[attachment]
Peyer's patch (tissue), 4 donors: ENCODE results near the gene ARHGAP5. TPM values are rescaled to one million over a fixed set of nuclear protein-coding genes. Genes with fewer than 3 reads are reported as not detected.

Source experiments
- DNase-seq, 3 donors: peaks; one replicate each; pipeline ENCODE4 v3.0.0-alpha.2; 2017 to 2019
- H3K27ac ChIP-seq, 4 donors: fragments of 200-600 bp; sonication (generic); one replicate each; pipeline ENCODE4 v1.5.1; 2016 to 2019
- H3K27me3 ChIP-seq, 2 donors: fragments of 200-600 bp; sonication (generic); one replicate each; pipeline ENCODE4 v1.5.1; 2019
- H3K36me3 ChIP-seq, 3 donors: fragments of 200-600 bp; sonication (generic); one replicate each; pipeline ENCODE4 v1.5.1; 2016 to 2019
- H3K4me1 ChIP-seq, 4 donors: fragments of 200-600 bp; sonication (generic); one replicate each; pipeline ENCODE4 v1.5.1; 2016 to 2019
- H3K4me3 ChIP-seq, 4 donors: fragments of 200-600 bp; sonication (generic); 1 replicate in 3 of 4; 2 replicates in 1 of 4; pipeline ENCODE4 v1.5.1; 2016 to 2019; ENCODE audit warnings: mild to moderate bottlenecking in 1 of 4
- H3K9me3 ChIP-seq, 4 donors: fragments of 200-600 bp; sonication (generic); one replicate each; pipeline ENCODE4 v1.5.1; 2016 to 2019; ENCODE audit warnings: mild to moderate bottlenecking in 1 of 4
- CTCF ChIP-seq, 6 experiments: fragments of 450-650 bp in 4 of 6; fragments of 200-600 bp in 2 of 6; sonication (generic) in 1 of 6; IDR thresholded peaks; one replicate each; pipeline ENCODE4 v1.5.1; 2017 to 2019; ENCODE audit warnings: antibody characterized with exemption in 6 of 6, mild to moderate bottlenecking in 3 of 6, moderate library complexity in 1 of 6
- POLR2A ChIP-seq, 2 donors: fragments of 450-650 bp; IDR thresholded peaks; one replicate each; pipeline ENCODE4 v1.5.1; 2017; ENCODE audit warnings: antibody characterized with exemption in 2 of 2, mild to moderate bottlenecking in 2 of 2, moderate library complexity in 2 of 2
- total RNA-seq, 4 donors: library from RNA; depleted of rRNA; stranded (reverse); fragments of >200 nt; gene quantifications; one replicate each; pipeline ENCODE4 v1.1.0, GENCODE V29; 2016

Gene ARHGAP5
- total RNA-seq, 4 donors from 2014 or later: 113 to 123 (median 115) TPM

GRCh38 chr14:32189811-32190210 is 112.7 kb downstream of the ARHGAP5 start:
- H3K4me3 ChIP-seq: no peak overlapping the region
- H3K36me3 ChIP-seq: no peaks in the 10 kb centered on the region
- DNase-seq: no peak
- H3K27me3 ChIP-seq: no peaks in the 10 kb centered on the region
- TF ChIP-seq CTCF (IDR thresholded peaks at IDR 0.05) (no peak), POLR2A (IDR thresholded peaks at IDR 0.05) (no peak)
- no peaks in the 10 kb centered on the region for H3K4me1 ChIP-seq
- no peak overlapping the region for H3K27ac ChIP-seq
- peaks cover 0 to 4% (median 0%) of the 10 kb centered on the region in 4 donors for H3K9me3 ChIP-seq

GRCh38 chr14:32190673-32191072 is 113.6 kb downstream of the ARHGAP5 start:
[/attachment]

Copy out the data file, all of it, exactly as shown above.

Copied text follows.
Peyer's patch (tissue), 4 donors: ENCODE results near the gene ARHGAP5. TPM values are rescaled to one million over a fixed set of nuclear protein-coding genes. Genes with fewer than 3 reads are reported as not detected.

Source experiments
- DNase-seq, 3 donors: peaks; one replicate each; pipeline ENCODE4 v3.0.0-alpha.2; 2017 to 2019
- H3K27ac ChIP-seq, 4 donors: fragments of 200-600 bp; sonication (generic); one replicate each; pipeline ENCODE4 v1.5.1; 2016 to 2019
- H3K27me3 ChIP-seq, 2 donors: fragments of 200-600 bp; sonication (generic); one replicate each; pipeline ENCODE4 v1.5.1; 2019
- H3K36me3 ChIP-seq, 3 donors: fragments of 200-600 bp; sonication (generic); one replicate each; pipeline ENCODE4 v1.5.1; 2016 to 2019
- H3K4me1 ChIP-seq, 4 donors: fragments of 200-600 bp; sonication (generic); one replicate each; pipeline ENCODE4 v1.5.1; 2016 to 2019
- H3K4me3 ChIP-seq, 4 donors: fragments of 200-600 bp; sonication (generic); 1 replicate in 3 of 4; 2 replicates in 1 of 4; pipeline ENCODE4 v1.5.1; 2016 to 2019; ENCODE audit warnings: mild to moderate bottlenecking in 1 of 4
- H3K9me3 ChIP-seq, 4 donors: fragments of 200-600 bp; sonication (generic); one replicate each; pipeline ENCODE4 v1.5.1; 2016 to 2019; ENCODE audit warnings: mild to moderate bottlenecking in 1 of 4
- CTCF ChIP-seq, 6 experiments: fragments of 450-650 bp in 4 of 6; fragments of 200-600 bp in 2 of 6; sonication (generic) in 1 of 6; IDR thresholded peaks; one replicate each; pipeline ENCODE4 v1.5.1; 2017 to 2019; ENCODE audit warnings: antibody characterized with exemption in 6 of 6, mild to moderate bottlenecking in 3 of 6, moderate library complexity in 1 of 6
- POLR2A ChIP-seq, 2 donors: fragments of 450-650 bp; IDR thresholded peaks; one replicate each; pipeline ENCODE4 v1.5.1; 2017; ENCODE audit warnings: antibody characterized with exemption in 2 of 2, mild to moderate bottlenecking in 2 of 2, moderate library complexity in 2 of 2
- total RNA-seq, 4 donors: library from RNA; depleted of rRNA; stranded (reverse); fragments of >200 nt; gene quantifications; one replicate each; pipeline ENCODE4 v1.1.0, GENCODE V29; 2016

Gene ARHGAP5
- total RNA-seq, 4 donors from 2014 or later: 113 to 123 (median 115) TPM

GRCh38 chr14:32189811-32190210 is 112.7 kb downstream of the ARHGAP5 start:
- H3K4me3 ChIP-seq: no peak overlapping the region
- H3K36me3 ChIP-seq: no peaks in the 10 kb centered on the region
- DNase-seq: no peak
- H3K27me3 ChIP-seq: no peaks in the 10 kb centered on the region
- TF ChIP-seq CTCF (IDR thresholded peaks at IDR 0.05) (no peak), POLR2A (IDR thresholded peaks at IDR 0.05) (no peak)
- no peaks in the 10 kb centered on the region for H3K4me1 ChIP-seq
- no peak overlapping the region for H3K27ac ChIP-seq
- peaks cover 0 to 4% (median 0%) of the 10 kb centered on the region in 4 donors for H3K9me3 ChIP-seq

GRCh38 chr14:32190673-32191072 is 113.6 kb downstream of the ARHGAP5 start: